Fasig-Tipton Marks 100 Years in Saratoga


Fasig sales grounds | Fasig-Tipton photo


SARATOGA SPRINGS, NY – The Fasig-Tipton Saratoga Selected Yearlings Sale, swept away by the pandemic last summer, marks its 100th anniversary when bidding on the two-day boutique auction starts Monday evening at 6:30 p.m. in the Humphrey S. Finney Pavilion.

“We are thrilled to be back,” Fasig-Tipton President Boyd Browning said while overseeing action at the sales barns on a brilliantly sunny Sunday morning in upstate New York. “It's wonderful to be here and to feel the excitement and the energy on the sales grounds. And there is that same energy and excitement on the racetrack and on the backside and when you walk around town. People feel so upbeat and positive. There is a bounce in their steps. I think the year's absence has made us all appreciate Saratoga even more.”

While uncertainty kept much of the market in check in 2020, Browning said he is expecting plenty of competition this week in Saratoga.

“There are a lot of positive things happening in our business right now,” he said. “People feel good about the economy and the racing industry and there is vibrancy which I think is pervasive now.

He continued, “I think there was certainly some scale back at the top of the market last year–I think there was less competition for the really expensive horses overall. Lack of certainty in any aspect of life is tough and I think last year people didn't know how long the pandemic was going to go on and what was going to be the outcome. I think that psychologically changed some buying habits or limits. I think the top end was compressed last year and I would expect it to be more vibrant this year. To me, the top end is $500,000 and up. I don't think we are going to see the return of crazy, expensive yearlings, but I think there will be increased competition at the upper level of the market this year.”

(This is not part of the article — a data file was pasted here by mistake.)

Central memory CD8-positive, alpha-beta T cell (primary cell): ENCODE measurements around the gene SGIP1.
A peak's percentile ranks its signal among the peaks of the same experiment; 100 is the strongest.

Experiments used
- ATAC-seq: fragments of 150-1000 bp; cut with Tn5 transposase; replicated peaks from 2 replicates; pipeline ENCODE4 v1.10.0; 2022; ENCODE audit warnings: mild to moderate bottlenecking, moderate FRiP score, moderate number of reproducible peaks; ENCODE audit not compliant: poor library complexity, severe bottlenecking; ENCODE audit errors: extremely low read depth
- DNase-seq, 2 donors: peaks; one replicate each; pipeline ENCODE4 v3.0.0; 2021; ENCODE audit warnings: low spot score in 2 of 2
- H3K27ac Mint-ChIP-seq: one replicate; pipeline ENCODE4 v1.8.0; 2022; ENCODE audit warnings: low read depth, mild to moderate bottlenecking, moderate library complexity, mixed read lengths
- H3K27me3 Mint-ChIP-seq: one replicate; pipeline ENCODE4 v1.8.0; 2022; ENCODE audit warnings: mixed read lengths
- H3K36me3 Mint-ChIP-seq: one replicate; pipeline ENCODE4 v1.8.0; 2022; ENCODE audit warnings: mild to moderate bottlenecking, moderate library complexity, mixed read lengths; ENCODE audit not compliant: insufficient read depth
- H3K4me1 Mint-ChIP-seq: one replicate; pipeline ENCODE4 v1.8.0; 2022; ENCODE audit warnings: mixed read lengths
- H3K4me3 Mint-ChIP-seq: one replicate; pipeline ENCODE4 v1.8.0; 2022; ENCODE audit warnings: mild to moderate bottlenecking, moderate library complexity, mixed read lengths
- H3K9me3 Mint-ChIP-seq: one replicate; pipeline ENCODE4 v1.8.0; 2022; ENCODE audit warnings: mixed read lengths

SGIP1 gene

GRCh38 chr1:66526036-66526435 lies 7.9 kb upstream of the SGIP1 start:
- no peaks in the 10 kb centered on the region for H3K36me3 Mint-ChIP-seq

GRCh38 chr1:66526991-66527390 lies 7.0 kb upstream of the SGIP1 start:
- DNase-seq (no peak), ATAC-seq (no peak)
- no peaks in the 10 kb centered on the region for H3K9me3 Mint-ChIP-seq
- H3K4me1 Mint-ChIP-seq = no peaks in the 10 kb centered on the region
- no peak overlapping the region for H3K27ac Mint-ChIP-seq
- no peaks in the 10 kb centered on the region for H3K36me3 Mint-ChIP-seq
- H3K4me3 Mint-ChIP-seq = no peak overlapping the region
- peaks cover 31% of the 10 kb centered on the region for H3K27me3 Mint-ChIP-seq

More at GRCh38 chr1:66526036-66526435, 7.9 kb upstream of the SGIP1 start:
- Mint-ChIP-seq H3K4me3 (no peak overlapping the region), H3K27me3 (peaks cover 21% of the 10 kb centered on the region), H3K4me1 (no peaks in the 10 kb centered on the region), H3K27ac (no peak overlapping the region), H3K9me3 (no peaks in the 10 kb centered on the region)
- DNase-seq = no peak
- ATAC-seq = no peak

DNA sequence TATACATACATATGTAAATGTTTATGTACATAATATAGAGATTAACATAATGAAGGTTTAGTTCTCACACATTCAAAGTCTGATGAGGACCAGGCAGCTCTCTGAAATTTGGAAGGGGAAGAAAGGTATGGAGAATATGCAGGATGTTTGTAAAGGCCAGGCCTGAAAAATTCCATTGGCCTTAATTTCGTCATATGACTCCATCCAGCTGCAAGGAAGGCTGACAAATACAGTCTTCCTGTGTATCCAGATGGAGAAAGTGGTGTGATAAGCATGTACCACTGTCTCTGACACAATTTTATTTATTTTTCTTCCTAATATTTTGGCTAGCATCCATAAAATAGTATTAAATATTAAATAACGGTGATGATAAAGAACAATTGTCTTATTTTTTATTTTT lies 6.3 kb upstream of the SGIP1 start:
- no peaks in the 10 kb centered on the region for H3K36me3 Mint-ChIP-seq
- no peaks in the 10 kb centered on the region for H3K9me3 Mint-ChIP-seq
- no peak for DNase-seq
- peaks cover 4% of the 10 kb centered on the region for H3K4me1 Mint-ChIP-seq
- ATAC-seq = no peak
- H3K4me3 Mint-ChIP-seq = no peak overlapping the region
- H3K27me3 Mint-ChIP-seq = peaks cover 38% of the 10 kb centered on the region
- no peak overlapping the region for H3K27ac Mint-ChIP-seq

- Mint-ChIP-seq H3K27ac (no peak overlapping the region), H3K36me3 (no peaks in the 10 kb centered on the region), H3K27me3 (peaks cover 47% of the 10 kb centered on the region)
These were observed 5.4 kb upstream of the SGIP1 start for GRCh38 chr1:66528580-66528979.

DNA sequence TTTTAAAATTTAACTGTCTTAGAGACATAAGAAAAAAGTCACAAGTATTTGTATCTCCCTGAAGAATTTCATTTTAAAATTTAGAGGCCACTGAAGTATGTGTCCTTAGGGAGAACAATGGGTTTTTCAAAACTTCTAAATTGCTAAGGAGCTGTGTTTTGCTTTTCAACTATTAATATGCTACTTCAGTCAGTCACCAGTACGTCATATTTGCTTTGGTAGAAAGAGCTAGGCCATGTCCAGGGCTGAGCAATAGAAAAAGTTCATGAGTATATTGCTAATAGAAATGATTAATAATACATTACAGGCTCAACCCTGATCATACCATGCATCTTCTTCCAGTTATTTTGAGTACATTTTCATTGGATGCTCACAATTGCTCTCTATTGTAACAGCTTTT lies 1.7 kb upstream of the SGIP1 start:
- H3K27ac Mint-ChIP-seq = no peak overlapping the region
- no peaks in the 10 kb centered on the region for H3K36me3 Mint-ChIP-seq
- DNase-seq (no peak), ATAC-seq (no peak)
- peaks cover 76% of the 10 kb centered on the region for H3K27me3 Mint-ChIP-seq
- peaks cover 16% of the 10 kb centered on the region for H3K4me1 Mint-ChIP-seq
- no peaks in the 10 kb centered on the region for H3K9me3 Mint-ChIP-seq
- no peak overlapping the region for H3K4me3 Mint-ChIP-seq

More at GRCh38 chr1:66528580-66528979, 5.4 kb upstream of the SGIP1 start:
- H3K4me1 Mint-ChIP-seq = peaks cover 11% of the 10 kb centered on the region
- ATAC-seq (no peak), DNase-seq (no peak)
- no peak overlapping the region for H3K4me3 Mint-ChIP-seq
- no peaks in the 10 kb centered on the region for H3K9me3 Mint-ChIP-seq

Consignors were kept busy at the sales barns Sunday, with a strong contingent of pinhookers making the rounds alongside trainers and end-users.

“I think everybody is delighted to be back,” said Hunter Valley Farm's Adrian Regan. “There is a great buzz around the place. The action at the barn has been good. It was steady yesterday and very busy today. As usual, Fasig has done a great job creating the atmosphere and attracting the people. So we are very hopeful of a good sale.”

The Saratoga sale comes on the heels of an exciting weekend of racing at the track across the street and the energy permeates throughout the town.

“I think there are a lot of people around town and I think everybody is happy to be back here,” said Paramount Sales' Gabriel Duignan. “The racing is very good at the moment. The town seems to be hopping and it's been very busy here at the sales grounds. I am optimistic it will be a good sale–everything is pretty healthy in our business at the moment. The 2-year-old game was good, the racing is good. So I am optimistic.”

With travel between countries still difficult because of the ongoing pandemic, foreign participation will likely be lighter than in recent years, according to Browning.